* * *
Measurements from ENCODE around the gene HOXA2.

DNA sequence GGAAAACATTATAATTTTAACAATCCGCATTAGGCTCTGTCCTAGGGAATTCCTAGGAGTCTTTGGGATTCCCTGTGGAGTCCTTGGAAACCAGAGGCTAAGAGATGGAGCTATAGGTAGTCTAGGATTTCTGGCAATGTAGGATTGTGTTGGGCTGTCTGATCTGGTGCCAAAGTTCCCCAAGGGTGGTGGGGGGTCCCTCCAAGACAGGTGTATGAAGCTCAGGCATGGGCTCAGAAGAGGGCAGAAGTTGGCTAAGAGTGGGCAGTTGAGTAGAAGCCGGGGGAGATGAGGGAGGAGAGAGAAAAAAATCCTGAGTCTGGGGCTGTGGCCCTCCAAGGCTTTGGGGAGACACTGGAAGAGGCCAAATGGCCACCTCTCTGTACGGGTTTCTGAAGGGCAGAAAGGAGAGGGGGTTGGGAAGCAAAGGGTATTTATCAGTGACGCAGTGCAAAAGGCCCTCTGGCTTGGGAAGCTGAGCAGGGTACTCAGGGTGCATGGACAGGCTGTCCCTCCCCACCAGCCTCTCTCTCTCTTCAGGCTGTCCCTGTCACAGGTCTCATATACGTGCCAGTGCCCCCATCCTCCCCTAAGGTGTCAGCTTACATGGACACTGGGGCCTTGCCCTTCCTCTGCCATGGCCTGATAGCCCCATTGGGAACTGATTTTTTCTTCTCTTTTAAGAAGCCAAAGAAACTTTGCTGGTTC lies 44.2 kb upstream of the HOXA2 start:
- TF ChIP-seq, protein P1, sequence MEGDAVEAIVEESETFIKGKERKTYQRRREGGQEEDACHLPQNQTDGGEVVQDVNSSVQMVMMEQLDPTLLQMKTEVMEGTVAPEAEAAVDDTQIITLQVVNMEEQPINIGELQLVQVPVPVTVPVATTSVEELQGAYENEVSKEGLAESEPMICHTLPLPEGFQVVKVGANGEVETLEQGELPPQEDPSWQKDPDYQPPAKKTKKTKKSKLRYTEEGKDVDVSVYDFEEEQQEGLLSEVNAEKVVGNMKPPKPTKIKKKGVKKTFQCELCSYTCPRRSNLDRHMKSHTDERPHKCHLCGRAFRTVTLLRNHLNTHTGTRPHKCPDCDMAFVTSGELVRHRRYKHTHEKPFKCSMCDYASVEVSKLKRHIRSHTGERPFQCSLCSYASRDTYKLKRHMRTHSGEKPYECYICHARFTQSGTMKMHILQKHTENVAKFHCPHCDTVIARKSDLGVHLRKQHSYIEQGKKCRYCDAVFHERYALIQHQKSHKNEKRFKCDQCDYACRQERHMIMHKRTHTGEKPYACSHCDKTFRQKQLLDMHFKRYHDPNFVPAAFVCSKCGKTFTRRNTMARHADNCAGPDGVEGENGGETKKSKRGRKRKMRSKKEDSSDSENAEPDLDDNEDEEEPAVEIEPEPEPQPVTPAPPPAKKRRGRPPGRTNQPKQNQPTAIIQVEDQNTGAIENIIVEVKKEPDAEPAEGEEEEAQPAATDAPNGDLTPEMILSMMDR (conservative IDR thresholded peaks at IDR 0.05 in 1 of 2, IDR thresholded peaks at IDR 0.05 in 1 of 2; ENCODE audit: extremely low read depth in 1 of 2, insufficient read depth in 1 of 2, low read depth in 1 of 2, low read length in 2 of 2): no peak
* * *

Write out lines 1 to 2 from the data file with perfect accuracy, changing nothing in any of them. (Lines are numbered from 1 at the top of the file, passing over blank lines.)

Measurements from ENCODE around the gene HOXA2.

DNA sequence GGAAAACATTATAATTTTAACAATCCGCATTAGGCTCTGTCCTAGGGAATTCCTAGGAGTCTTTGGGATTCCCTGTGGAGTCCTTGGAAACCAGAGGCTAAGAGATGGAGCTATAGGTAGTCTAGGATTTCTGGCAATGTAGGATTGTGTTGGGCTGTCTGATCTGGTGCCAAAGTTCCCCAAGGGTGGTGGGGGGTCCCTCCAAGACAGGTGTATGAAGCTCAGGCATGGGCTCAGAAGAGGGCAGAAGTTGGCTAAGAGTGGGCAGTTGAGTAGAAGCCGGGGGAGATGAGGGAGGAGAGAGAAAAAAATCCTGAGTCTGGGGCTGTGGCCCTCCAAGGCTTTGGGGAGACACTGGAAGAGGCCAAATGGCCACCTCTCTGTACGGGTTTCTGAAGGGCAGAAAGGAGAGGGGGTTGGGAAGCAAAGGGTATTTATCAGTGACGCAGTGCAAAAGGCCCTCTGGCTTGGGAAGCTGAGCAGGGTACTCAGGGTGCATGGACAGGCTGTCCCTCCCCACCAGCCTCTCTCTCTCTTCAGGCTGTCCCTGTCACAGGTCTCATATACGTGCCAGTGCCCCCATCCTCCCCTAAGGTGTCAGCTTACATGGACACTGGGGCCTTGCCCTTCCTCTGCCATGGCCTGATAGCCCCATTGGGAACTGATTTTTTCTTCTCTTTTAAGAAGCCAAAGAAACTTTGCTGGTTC lies 44.2 kb upstream of the HOXA2 start: